The role of Chief Innovation Officer, or Head of Innovation, is fast gaining traction and attention within various organisations and industries, but why is this happening now, what does it entail and who is best suited to fulfill the role? These were some of the questions I had in mind when I got an opportunity to spend the afternoon at a recent Chief Innovation Office Summit in London, UK.

CINOEU

The 2 day summit featured a host of speakers and topics related to innovation, including networking and hands-on workshops – because, after-all innovation is about deeds, not just words and ideas. The attendees list read like a who is who of Innovation leadership from new and established organisations. Some key takeaways include:

  1. The right Culture for Innovation – many more companies and individuals have recognised and are making tangible efforts to identify and address the need for innovation leadership in their industry. This will help nurture and promote desired behaviours to create and benefit from an innovation culture.
  1. Connecting people and ideas – It takes a combination of business, social and technology innovations to really make an impact – for example, a clean tech solution provider described how it’s solar power product creates income streams (business innovation) for roof owners who chose their aerodynamic solar panels (tech innovation) which can be installed without risky invasive fastenings onto rooftops. Also, they’re the biggest distributor of solar powered lamps in Africa (social innovation).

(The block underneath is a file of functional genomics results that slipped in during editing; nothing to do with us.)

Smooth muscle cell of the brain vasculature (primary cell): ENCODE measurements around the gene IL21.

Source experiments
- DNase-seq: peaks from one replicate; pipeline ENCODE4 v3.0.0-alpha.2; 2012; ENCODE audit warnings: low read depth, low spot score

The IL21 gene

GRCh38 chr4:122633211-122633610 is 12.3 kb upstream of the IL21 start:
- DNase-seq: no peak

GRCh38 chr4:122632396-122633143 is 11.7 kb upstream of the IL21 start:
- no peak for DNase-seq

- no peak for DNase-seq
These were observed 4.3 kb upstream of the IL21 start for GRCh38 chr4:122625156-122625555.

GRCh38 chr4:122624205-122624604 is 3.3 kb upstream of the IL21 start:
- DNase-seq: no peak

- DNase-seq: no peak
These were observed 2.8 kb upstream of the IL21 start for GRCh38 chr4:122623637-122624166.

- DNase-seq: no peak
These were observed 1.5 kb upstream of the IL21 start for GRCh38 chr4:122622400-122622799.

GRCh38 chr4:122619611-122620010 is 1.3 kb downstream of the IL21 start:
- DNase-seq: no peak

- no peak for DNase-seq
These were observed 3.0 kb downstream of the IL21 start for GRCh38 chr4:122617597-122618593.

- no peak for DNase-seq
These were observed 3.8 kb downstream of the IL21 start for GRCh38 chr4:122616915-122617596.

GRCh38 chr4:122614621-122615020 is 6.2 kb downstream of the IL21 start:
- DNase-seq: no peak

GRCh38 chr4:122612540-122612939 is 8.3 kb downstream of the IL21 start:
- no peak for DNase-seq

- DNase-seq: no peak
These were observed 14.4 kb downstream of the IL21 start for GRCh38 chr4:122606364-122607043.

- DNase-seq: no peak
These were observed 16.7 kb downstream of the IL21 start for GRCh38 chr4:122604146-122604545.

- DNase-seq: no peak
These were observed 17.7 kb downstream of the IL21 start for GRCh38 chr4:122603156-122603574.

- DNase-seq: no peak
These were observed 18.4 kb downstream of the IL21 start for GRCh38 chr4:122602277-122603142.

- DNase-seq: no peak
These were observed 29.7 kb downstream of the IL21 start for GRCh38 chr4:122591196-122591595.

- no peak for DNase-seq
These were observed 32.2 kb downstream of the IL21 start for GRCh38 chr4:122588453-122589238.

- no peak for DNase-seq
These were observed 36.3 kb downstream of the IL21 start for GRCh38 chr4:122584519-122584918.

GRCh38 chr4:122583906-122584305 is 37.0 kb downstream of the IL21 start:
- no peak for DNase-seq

1. Communication is key – the summit presentations provided a balanced a mix of vendors / service providers and end user organisations with real case studies to provide a fertile ground for sharing progressive thinking about innovation. Some of the presentations, innovative products, services and initiatives described or demo’ed at the event were indeed amazing to behold.
  1. Seeing is believing – For example, one of the sponsors demonstrated a 2 sided innovation approach with a workshop designed to allow participants to appreciate the need to address both external (your customers) and internal (your organisation) requirements for innovation. This is probably one of the most overlooked aspects of innovation efforts, in my opinion. The question of ROI, aka what’s in it for your firm, will always trump even the most innovative customer solutions.
  1. The cool tech factor – Of course, the usual collection of toys and gadgets were on display from sponsors, vendors and attendees – e.g. I even had a photo op with Google Glass at lunch, courtesy of a fellow attendee – it seems wearable computing devices are de rigeur for every tech innovation conversation these days.

In conclusion, and to answer some of my initial questions, it is obvious that more people and organisations are looking to innovate in order to survive and thrive in today’s business environment, and this event highlighted the continuous need for dialogue and cross-fertilization of ideas between all stakeholder. Therefore the role of a Chief Innovation Officer is suited to someone who understands the need to nurture the culture, make connections and communicate with all stakeholders about innovation.  In Capgemini, our innovation groups understand the triple need to nurture, connect and communicate innovation across an ecosystem of partners, clients, employees, suppliers, and even competitors, in order to realise the full benefits from innovation.

Full marks out of ten for the summit organisers and I certainly look forward to participating, and perhaps even presenting, at another one of their excellent series of events.